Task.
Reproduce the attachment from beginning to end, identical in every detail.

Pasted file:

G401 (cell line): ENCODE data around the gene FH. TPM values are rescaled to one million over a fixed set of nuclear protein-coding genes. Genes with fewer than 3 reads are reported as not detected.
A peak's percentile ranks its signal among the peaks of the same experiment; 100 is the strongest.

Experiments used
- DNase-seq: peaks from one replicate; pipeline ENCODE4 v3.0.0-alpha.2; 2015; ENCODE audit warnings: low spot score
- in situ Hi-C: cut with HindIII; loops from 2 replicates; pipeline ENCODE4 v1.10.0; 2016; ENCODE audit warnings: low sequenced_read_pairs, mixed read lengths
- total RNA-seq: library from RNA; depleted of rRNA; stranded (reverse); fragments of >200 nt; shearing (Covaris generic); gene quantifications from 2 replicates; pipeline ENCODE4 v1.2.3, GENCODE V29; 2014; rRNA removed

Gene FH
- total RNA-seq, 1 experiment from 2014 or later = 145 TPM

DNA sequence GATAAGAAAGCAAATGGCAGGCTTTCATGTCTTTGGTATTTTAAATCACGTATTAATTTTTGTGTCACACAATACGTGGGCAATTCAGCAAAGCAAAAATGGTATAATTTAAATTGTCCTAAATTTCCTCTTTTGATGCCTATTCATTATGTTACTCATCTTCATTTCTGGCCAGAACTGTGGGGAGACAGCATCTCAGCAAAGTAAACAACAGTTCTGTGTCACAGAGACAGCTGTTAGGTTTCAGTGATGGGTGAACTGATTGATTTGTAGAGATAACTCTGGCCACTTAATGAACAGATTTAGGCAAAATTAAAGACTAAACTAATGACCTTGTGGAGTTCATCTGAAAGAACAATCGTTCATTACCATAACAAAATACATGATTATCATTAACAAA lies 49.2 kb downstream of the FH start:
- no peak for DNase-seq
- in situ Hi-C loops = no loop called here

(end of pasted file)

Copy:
G401 (cell line): ENCODE data around the gene FH. TPM values are rescaled to one million over a fixed set of nuclear protein-coding genes. Genes with fewer than 3 reads are reported as not detected.
A peak's percentile ranks its signal among the peaks of the same experiment; 100 is the strongest.

Experiments used
- DNase-seq: peaks from one replicate; pipeline ENCODE4 v3.0.0-alpha.2; 2015; ENCODE audit warnings: low spot score
- in situ Hi-C: cut with HindIII; loops from 2 replicates; pipeline ENCODE4 v1.10.0; 2016; ENCODE audit warnings: low sequenced_read_pairs, mixed read lengths
- total RNA-seq: library from RNA; depleted of rRNA; stranded (reverse); fragments of >200 nt; shearing (Covaris generic); gene quantifications from 2 replicates; pipeline ENCODE4 v1.2.3, GENCODE V29; 2014; rRNA removed

Gene FH
- total RNA-seq, 1 experiment from 2014 or later = 145 TPM

DNA sequence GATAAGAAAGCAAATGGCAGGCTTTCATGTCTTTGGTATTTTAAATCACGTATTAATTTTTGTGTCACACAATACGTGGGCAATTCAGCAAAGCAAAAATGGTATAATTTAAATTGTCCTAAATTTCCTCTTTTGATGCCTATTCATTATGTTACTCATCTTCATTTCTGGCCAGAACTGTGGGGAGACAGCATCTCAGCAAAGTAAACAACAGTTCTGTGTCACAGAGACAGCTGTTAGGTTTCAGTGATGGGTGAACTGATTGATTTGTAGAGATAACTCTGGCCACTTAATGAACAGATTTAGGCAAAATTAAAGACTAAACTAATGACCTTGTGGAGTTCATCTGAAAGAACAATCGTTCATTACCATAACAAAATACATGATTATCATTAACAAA lies 49.2 kb downstream of the FH start:
- no peak for DNase-seq
- in situ Hi-C loops = no loop called here